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The majority of habitable zone planets around red dwarf stars may be 'water worlds'

When it comes to the hunt for alien life beyond our planet, we’re really having to take a hard look at our assumptions on where E.T. could be hiding. Finding a plausibly habitable planet in the Goldilocks zone around Proxima Centauri B, along with one around the even smaller red dwarf Trappist-1, were wake-up calls. They showed everyone we’d been paying less attention to red dwarf stars than we probably should, because red dwarf stars could play host to many more habitable-class planets than we knew. Now, the University of Bern has put forth new research suggesting that most of the hab-zone planets around red dwarf stars could be of Earth-like mass and size — but that they may tend to be water worlds.

Red dwarf stars are pretty common around the Local Group. To study the way planets form around such stars, the researchers sought to answer a few questions: What size do the planets tend to be that form around red dwarf stars? What do they end up being made of? How far from their stars do they tend to orbit? For their starting conditions, the authors used the parameters of a series of “identical, low-mass stars” typical of known red dwarf stars like Proxima B, with an associated protoplanetary disk of dust and gas. Finally, they assumed 10 planetary embryos about the size of our own Moon, randomly scattered at various orbital distances around each star. What the model returned shows us something about our position on some important bell curves.

For all that our planet’s surface is more than two-thirds water, the actual water mass fraction of our planet is 0.02%. Remember when it wasn’t certain whether we’d find water on other planets at all? Remember when finding water in Martian soil was huge news? 0.02% is like a puddle on the roof of a skyscraper compared with the 10% water or more that could be the norm on planets orbiting red dwarfs. With a water mass fraction that high, these planets would be different than anything we’ve seen. We think the Mariana trench is deep. Imagine an ocean so fathomless that it went beyond the crushing depth of the abyssal zone into pressures great enough to freeze the water solid regardless of temperature. There might not even be rocky continents to speak of on such a planet, or land as we know it, because how could such an unevenly composed planet be symmetric enough not to fly apart?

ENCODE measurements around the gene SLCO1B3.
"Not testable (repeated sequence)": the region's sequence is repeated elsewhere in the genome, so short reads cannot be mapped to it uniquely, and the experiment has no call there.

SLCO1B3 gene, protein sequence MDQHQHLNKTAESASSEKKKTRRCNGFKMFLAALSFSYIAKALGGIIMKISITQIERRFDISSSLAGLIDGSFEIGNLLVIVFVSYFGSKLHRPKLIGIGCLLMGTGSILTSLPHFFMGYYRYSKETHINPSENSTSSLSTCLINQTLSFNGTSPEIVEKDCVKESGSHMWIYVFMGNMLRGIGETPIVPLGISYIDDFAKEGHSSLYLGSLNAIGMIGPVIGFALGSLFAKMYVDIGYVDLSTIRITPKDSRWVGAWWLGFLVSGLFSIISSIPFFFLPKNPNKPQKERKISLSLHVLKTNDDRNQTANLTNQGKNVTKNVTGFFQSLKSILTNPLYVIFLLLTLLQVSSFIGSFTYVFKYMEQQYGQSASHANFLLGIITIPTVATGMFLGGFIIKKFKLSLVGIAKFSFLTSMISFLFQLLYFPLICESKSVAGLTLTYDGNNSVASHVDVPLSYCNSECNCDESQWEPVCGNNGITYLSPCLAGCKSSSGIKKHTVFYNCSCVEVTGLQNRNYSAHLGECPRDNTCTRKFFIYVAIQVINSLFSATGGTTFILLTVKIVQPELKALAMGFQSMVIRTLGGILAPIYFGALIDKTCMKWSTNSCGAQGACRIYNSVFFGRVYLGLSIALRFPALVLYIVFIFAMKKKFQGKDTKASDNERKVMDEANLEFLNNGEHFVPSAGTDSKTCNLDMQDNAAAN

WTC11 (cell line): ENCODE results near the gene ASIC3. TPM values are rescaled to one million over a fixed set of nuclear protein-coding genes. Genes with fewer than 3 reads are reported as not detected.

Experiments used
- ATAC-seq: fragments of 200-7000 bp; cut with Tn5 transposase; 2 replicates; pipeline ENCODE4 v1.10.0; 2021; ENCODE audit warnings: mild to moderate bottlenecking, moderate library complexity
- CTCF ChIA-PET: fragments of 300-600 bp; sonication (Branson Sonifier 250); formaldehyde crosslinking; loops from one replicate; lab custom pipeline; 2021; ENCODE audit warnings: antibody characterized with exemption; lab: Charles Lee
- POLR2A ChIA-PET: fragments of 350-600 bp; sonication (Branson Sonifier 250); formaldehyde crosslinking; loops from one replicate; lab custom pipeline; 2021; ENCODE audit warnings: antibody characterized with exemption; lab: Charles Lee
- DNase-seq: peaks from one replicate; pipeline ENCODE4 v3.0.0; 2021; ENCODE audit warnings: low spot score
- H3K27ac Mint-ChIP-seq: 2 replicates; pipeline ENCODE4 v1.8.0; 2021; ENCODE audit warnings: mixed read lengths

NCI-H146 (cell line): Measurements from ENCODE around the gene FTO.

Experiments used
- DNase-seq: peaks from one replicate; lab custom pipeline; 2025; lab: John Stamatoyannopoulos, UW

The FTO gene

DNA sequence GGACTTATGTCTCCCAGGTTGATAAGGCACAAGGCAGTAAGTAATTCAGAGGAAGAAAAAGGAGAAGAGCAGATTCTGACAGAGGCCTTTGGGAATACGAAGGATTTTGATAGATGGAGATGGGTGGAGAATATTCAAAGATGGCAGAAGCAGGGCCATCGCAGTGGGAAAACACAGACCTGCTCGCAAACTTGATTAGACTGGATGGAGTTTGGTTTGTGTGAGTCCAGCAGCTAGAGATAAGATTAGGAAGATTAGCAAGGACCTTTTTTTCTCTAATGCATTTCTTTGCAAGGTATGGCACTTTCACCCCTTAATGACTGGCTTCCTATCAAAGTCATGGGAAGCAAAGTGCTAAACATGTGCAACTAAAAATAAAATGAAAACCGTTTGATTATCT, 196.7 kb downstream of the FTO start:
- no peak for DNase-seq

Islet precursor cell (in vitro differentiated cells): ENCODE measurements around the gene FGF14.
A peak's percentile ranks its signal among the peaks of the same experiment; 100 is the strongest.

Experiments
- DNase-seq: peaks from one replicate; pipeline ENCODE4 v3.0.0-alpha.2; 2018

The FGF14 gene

The reason for the high water content, the authors conclude, is that “planets have more time to migrate.” The typical protoplanetary disk has a snow line, outside of which the temperature is low enough that water can freeze. Higher-mass stars have higher-mass disks of debris, and the disks get hotter, so the snow line is further out, which means they tend to form more dry planets even though they form more planets total. When a planet forms beyond the snow line around such a star, it tends to be closer to Earth-like mass, and also tends to take a couple million years to migrate inward to the habitable zone. The further out a planet embryo is beyond the snow line, the longer it has to migrate inward, and the more icy planetesimals it can aggregate before things get too dry.

Clearly water is pretty abundant indeed. But planet size is also important. Most of the planets that formed in this study were of about one earth mass. Planets that didn’t have water were all smaller than ours. Small planets also tend to be tucked in close to their stars. “Planets of at least a fraction of an Earth mass,” the authors said in a statement, “must therefore have migrated from further out in the disk.” That means that around “typical” red dwarf stars, Earth-sized planets in the habitable zone will tend to have at least a little water.

“While liquid water is generally thought to be an essential ingredient, too much of a good thing may be bad,” said coauthor Willy Benz.  The layer of ice at the bottom of the ocean could disrupt the CO2 and carbonate-silicate cycles which stabilize and regulate climate over long timescales.

“Our models succeed in reproducing planets that are similar in terms of mass and period to the ones observed recently,” said coauthor Yann Alibert. “Interestingly, we find that planets in close-in orbits around these type of stars are of small sizes. Typically, they range between 0.5 and 1.5 Earth radii with a peak at about 1.0 Earth radius. Future discoveries will tell if we are correct.”

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